Of late, there has been a series of  local attempts to break into the Guinness Book of  World Records. Efforts and resources have been spent by local government units and corporate sponsors  to achieve the longest this, the longest that, and the biggest what not.   These attempts have attracted significant media attention. Some have been quite successful and the organizers definitely deserve our kudos for placing the Philippines in the Guinness map.   But there is one record that potential organizers have  overlooked. And that record is ours for the taking. I am referring to the biggest swimming cesspool in the world – Manila Bay!   Every summer, bathers go in droves to the poor man’s beach – Manila Bay.  The bathers, seeking relief from the oppressive summer heat,  soak themselves all day long   totally unmindful of the health hazards  posed by  swimming in the bay’s extremely polluted waters.   While  swimming in Manila Bay is expressly prohibited, authorities merely look the other way. “Pagbigyan na natin. Hindi naman kasi sila makakapunta sa Boracay,” an enforcer  told this writer.     Without any doubt,  Manila Bay’s breath-taking  sunset remains one of our tourist come-ons. But  if you know what is good for your health, don’t you try swimming in its cesspool.   A  research conducted by the University of the Philippines-Marine Science Institute  confirmed what has long been an open secret about Manila Bay.    “The waters of Manila Bay are the most polluted in the country, serving as a giant waste-dump for the metropolis. Here, domestic sewage, toxic industrial effluents from factories and shipping operations, leachate from garbage dumps and runoff from chemical agriculture converge into a hideous cocktail.”   The research further showed  that “unprocessed waste ending up in the bay has resulted in high levels of fecal coliform and the presence of heavy metals, pesticides and excess feeds in its waters.”   The Department of Health acknowledges that continuous direct exposure to these pollutants  “may cause cancer, immune system disease, endocrine disruption, reproductive toxicity, congenital malformation and developmental disorders, and many other diseases.”   How do you measure the quality of Manila Bay’s water?   The authorities have set up monitoring stations  along the shorelines around Manila Bay.  These stations are located along Noveleta, Tanza, Naic, Bacoor and Rosario in Cavite, Limay and Mariveles in Bataan, Navotas Fishport and Rizal Park in Manila.   These monitoring stations measure fecal and total coliform. Coliform is a bacteria found in the human and animal waste. The acceptable coliform count for “swimmable” waters is 1,000 MPN (most probable number per 100 milliliters).  However, an official in the know estimates coliform count in the Manila Bay area as “in the millions”.   Five years ago, alarmed bay area residents filed a petition with the Supreme Court to compel the authorities to stop the further degradation of Manila Bay. The Supreme Court responded by issuing a continuing mandamus to restore Manila Bay back to health.   The Supreme Court wanted Manila Bay to be once again “swimmable” and fit for other aquatic activities. The Supreme Court also set a deadline,  long since past, for the authorities to get their acts together.   It does not take a rocket scientist to figure out what needs to be done to stop the further degradation of Manila Bay.  There is an alphabet soup  of studies and operational plans which are already in place. (Eg. OPMBCS under the ESWMA)   These plans invariably revolve around three buzz words: education, engineering and enforcement. Other plans identify three issues that need to be addressed, namely: solid waste management, liquid waste management and informal settlers.   All these are well and good. So what else is lacking?   You have guessed it correctly: political will or balls.   Unless somebody with  balls steps up, all these plans of the authorities will  just be PPP -  Puro Power Presentation.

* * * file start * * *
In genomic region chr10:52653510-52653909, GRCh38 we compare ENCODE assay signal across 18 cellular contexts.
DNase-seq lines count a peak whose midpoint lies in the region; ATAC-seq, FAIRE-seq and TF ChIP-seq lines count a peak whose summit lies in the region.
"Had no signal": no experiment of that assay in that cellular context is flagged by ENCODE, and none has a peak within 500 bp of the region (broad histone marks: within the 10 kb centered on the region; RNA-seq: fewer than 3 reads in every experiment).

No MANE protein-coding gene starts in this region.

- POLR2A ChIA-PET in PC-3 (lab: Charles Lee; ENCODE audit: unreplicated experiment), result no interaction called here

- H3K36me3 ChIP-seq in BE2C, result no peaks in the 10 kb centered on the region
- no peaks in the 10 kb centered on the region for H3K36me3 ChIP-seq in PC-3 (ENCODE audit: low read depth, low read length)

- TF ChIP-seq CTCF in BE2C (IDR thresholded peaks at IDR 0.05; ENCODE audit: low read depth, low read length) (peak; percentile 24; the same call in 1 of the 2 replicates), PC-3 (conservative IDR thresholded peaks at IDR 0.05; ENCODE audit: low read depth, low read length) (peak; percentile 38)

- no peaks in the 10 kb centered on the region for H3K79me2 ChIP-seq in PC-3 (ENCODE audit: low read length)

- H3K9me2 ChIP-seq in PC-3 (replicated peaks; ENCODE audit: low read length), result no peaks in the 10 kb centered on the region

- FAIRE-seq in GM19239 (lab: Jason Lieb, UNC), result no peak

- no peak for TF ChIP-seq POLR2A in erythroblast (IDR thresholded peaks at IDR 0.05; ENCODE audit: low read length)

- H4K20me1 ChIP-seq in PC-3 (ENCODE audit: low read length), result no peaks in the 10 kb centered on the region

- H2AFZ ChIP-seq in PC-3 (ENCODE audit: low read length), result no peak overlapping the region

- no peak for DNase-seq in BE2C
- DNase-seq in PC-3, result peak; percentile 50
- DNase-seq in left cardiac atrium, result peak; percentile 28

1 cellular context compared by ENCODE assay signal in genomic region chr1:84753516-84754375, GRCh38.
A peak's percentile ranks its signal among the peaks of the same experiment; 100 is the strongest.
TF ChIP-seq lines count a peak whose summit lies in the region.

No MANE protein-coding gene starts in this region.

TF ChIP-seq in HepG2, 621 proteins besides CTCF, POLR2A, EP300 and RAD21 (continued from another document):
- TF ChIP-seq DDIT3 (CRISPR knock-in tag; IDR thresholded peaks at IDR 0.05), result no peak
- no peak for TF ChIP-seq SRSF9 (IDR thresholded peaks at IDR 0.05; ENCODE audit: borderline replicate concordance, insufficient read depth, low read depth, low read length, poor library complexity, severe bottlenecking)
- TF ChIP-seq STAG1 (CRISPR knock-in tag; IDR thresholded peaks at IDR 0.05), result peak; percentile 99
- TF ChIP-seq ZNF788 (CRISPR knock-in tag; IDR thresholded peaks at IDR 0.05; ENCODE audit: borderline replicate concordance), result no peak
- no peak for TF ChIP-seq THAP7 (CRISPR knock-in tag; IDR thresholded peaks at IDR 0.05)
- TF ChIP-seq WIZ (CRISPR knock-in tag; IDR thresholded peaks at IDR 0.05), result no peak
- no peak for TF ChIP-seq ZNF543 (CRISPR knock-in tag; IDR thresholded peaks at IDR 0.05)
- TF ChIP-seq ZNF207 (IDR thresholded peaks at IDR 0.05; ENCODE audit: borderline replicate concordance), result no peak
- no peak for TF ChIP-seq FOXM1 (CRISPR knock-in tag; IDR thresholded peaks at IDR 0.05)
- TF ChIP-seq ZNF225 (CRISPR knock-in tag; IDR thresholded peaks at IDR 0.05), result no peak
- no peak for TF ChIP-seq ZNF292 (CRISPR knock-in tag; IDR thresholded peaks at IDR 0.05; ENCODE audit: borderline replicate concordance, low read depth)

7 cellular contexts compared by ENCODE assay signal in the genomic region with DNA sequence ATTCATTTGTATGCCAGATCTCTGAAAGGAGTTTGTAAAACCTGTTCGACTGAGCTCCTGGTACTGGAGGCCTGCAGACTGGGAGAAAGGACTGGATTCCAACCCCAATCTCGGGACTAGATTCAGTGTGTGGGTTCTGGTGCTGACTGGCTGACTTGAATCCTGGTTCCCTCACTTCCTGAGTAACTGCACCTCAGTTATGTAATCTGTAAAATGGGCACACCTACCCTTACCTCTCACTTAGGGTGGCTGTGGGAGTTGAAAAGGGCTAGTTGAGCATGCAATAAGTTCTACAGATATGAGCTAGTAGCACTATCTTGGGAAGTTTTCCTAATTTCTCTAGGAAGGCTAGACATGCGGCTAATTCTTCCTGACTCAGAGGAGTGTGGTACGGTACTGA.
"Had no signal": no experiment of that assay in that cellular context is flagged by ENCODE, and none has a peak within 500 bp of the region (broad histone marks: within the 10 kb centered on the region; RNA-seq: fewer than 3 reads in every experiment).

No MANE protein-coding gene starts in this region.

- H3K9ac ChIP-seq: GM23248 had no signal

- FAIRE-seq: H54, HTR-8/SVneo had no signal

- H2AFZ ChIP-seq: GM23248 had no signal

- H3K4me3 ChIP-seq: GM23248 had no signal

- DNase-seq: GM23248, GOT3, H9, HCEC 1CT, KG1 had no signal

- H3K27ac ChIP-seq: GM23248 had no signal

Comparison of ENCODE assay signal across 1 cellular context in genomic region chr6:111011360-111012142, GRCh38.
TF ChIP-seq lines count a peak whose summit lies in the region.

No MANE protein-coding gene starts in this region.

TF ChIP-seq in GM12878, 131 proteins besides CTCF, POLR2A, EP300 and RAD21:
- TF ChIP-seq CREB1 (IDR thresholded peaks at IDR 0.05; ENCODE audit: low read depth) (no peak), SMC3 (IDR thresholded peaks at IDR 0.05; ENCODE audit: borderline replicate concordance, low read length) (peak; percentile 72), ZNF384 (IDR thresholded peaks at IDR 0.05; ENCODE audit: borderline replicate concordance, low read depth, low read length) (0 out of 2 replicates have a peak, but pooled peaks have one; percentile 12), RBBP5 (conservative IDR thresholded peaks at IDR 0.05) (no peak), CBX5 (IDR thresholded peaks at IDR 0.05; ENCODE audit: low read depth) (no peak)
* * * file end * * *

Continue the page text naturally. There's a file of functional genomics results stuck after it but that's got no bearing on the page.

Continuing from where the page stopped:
Honoring our war heroes